On Sept. 8, WIPB-TV will transform Canon Commons into a “neighborhood” where families will get to meet Daniel Tiger and celebrate the fourth annual Be My Neighbor Day.
From 1 to 4 p.m., children will have the opportunity to ride the MITS “neighborhood trolley,” watch a production at the Muncie Civic Theatre, volunteer with different organizations and get to know more than 20 community neighbors at their designated booths.
“The goal of the event is simply to show little ones — and their parents or caregivers — the importance of being a good neighbor,” said Michelle Kinsey, the community engagement coordinator for WIPB-TV. “At each of the booths, kids are invited to do a fun activity that does just that, whether it’s creating kindness rocks to put around their own neighborhood or coloring placemats for the Muncie Mission.”
Be My Neighbor Day was originally created by the Fred Rogers Company, the group behind “Mister Rogers’ Neighborhood,” partnered with a different PBS station. WIPB-TV became one of the many other PBS stations to create their own version of the event in 2015.
“We took the epic route and decided to create a free event in downtown Muncie,” Kinsey said. “Hundreds of kids and their families can meet Daniel Tiger, enjoy local entertainment and hang out with more than 30 community neighbors.
“Our hope is that by offering an event like this, young children will learn early the importance of giving back to their communities and just being neighborly.”
Kinsey said that each year there are roughly 800 to 1,000 people who join the activities, and new community members are added as well.
One new group who will set up a booth this year is the Second Harvest Food Bank.
The organization plans to host a sorting activity where families can help organize donations that are brought to the warehouse.
“We can get small donations from local farmers, or we can get semi-truck donations from Walmart,” said Stacy Britton, the resource development coach for Second Harvest. “Ultimately, there is always food that needs to be sorted and distributed, and we believe that getting the community involved is a great way to also spread our message.”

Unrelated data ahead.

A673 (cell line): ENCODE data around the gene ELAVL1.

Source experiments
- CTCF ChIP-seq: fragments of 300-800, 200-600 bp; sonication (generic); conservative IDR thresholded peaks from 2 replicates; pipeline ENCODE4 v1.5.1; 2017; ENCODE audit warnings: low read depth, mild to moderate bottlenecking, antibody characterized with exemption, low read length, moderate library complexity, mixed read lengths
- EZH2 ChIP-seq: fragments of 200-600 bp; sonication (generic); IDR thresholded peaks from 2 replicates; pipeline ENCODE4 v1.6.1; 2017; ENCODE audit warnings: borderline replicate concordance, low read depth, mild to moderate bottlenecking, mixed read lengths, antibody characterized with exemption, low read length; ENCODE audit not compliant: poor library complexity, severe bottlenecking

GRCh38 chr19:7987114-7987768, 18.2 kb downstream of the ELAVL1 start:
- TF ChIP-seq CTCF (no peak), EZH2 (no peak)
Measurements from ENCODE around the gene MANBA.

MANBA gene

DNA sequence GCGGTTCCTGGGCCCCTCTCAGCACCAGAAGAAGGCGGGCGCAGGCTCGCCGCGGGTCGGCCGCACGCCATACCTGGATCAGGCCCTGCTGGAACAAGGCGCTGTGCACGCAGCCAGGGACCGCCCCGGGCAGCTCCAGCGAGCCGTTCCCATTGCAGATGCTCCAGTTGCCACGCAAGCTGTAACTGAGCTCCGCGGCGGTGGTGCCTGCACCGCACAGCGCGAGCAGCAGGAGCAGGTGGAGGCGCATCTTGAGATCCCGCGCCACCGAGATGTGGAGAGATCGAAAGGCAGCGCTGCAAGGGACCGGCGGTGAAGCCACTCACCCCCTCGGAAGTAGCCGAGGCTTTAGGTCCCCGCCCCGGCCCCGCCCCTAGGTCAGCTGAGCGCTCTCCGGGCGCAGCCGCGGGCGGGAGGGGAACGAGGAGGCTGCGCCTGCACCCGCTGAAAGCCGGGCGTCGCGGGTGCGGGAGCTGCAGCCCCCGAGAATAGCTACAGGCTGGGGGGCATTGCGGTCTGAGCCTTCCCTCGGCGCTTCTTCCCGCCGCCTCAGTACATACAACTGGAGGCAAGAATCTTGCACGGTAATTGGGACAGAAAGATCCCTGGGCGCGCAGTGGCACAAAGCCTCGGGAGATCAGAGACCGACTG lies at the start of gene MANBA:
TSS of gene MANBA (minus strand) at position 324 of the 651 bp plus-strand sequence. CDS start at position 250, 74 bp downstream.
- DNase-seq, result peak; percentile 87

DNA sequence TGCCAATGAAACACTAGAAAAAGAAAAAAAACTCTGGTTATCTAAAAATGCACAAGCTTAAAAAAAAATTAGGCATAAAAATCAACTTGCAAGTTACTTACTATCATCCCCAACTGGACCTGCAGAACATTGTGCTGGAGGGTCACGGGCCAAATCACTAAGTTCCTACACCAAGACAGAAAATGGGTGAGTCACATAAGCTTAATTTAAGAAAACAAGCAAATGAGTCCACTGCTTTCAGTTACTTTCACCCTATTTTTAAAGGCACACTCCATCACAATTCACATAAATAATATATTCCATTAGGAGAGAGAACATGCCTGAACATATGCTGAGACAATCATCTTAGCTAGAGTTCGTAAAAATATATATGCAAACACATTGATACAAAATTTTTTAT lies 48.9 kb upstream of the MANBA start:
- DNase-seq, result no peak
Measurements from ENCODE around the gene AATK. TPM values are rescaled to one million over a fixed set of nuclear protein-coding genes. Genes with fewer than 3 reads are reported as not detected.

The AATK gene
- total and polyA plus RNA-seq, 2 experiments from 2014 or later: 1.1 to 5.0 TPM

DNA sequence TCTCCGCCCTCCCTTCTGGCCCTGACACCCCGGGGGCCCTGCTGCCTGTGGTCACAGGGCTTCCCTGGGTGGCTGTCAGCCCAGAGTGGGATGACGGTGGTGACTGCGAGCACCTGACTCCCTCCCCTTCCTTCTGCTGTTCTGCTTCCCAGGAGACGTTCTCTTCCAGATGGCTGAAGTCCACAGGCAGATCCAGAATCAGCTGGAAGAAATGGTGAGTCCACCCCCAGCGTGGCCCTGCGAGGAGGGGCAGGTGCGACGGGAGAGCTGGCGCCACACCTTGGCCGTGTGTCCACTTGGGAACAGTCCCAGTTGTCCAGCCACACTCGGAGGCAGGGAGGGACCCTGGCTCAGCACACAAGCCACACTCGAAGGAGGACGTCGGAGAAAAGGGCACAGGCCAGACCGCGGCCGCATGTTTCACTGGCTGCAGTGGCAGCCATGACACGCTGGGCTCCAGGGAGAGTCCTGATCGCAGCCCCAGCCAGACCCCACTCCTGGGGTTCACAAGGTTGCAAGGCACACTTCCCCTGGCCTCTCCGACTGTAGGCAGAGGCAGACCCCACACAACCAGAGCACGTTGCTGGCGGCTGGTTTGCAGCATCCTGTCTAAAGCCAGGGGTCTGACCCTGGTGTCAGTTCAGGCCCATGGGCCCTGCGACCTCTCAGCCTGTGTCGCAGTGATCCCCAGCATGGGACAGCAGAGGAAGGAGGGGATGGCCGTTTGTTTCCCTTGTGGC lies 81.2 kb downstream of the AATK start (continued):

Second Harvest will also have a booth set up in the neighborhood where families can learn more information about Forward Steps, a program Britton organizes that works with families in Muncie “who cannot sustain themselves after they lose their state benefits due to a raise.
“We want to eventually start working with employers and get them to give raises slowly over a period of time, so families do not instantly drop from what they are used to,” Britton said.
Britton also said they will use their booth as a teaching opportunity to help families understand that the dates on food does not always mean it is bad and how to tell if a given food is unsafe to eat.
“A lot of the donations that we get are discarded food that supermarkets couldn’t sell,” Britton said. “If you go to the grocery store and look at all the red potatoes in the bin, they will all look around the same color and the same size. They don’t grow that way though. We get all the other potatoes that didn’t meet the standards of the others, so they may not look the prettiest.
“We want to teach families that one potato cooks as well as another, even if it looks different. We have also started handing out different recipes with foods that people may not know how to cook, so that they can have multiple ideas about what to make.”
This is Second Harvest’s first time joining the neighborhood celebration, but Britton said she believes the event will be successful because it will teach children reciprocity and families will be able to get the information they need, even if they may be too embarrassed to ask for it or may not realize they need it.
“I really think the community should come out and participate so that they can see everything that Muncie truly has to offer,” Britton said. “There are so many great neighbors around you that you probably don’t know, and this is the best place to meet everyone.”